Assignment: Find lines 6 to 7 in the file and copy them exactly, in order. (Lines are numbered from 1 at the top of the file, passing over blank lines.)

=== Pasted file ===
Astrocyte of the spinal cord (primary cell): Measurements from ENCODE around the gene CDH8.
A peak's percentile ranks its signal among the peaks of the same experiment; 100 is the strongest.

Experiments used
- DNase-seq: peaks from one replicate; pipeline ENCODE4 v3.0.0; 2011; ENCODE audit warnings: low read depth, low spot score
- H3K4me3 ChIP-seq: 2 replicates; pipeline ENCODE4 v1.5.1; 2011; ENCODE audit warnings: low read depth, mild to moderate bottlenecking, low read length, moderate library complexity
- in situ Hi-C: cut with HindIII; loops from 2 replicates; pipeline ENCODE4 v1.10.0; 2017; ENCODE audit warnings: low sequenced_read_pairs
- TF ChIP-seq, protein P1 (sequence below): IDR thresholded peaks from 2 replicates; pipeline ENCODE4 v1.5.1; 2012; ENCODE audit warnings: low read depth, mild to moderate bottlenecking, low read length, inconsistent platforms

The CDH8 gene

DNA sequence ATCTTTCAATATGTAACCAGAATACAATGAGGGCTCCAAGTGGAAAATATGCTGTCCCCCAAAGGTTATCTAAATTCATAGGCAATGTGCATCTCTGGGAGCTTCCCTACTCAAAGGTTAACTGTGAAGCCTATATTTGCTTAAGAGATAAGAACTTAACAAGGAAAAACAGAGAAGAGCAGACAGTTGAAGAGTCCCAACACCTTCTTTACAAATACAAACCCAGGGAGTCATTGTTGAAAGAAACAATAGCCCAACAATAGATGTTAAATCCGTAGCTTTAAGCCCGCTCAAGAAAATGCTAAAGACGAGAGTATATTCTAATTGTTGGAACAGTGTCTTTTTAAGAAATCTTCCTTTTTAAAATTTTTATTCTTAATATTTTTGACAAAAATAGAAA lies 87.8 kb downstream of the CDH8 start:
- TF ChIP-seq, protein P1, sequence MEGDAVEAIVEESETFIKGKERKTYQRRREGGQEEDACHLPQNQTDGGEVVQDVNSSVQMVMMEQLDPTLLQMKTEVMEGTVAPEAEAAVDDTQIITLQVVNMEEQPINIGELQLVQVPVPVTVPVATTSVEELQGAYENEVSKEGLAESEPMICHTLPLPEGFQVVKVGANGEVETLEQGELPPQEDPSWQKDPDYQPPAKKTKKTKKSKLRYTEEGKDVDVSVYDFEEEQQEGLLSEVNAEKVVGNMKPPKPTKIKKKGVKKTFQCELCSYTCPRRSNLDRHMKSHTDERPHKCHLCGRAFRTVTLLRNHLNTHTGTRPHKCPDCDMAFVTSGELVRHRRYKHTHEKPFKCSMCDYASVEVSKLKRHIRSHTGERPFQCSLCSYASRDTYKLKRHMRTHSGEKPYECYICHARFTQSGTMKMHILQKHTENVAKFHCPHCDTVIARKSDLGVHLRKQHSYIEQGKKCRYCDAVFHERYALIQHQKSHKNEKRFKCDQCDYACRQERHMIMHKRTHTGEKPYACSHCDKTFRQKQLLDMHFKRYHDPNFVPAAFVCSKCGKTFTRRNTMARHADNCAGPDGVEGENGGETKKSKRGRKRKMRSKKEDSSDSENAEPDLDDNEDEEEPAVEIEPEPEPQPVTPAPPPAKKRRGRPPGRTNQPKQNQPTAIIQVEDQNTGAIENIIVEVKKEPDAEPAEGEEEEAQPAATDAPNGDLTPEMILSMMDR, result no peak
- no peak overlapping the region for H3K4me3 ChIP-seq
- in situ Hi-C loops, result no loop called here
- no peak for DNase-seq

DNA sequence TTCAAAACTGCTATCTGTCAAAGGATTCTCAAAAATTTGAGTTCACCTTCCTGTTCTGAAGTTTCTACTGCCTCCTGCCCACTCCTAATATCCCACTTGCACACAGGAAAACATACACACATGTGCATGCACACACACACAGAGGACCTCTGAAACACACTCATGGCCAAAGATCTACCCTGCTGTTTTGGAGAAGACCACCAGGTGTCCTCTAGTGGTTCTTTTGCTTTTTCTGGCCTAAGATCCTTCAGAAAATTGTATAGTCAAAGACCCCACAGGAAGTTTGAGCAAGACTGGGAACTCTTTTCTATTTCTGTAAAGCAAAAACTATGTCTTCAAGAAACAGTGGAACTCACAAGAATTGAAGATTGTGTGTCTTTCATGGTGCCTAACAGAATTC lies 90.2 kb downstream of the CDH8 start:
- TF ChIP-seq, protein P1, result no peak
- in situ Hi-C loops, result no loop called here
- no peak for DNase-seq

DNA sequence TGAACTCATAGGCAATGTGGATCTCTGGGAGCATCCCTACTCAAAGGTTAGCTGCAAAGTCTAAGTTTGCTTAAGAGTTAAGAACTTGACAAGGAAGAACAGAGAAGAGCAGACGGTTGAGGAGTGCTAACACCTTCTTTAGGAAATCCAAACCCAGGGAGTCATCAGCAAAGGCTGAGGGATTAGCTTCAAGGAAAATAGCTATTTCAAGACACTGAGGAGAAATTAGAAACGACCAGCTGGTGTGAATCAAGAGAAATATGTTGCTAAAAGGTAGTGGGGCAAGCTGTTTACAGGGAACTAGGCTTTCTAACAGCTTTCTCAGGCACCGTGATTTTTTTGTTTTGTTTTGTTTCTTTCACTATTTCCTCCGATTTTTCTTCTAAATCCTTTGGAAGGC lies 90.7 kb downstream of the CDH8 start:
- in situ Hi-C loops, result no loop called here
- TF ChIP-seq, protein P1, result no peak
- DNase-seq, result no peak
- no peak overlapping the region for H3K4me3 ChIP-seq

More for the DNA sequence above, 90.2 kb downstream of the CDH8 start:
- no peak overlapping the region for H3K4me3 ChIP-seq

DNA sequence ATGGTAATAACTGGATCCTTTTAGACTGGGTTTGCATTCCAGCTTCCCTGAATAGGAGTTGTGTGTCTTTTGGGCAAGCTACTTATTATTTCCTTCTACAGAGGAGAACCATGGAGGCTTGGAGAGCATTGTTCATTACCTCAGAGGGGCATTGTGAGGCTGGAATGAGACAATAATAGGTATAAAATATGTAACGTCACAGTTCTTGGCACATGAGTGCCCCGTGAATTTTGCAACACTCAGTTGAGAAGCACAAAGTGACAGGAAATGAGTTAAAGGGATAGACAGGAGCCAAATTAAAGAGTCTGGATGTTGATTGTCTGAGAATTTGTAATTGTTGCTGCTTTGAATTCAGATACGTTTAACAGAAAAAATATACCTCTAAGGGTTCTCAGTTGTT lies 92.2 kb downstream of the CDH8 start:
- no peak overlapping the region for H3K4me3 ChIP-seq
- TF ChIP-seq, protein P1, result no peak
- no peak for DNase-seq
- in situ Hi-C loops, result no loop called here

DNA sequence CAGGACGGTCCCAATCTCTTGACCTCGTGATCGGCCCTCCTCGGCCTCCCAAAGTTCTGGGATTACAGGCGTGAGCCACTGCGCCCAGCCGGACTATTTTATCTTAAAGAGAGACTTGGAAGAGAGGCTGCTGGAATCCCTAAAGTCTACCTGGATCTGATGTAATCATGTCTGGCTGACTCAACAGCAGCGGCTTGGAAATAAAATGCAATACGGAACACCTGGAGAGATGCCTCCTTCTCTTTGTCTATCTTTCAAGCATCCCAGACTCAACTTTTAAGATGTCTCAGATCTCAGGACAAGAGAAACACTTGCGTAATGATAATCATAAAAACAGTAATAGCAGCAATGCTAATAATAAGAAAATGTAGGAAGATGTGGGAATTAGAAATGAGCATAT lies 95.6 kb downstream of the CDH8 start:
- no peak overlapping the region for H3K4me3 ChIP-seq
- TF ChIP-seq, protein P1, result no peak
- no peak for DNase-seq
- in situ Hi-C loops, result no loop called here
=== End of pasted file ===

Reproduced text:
- in situ Hi-C: cut with HindIII; loops from 2 replicates; pipeline ENCODE4 v1.10.0; 2017; ENCODE audit warnings: low sequenced_read_pairs
- TF ChIP-seq, protein P1 (sequence below): IDR thresholded peaks from 2 replicates; pipeline ENCODE4 v1.5.1; 2012; ENCODE audit warnings: low read depth, mild to moderate bottlenecking, low read length, inconsistent platforms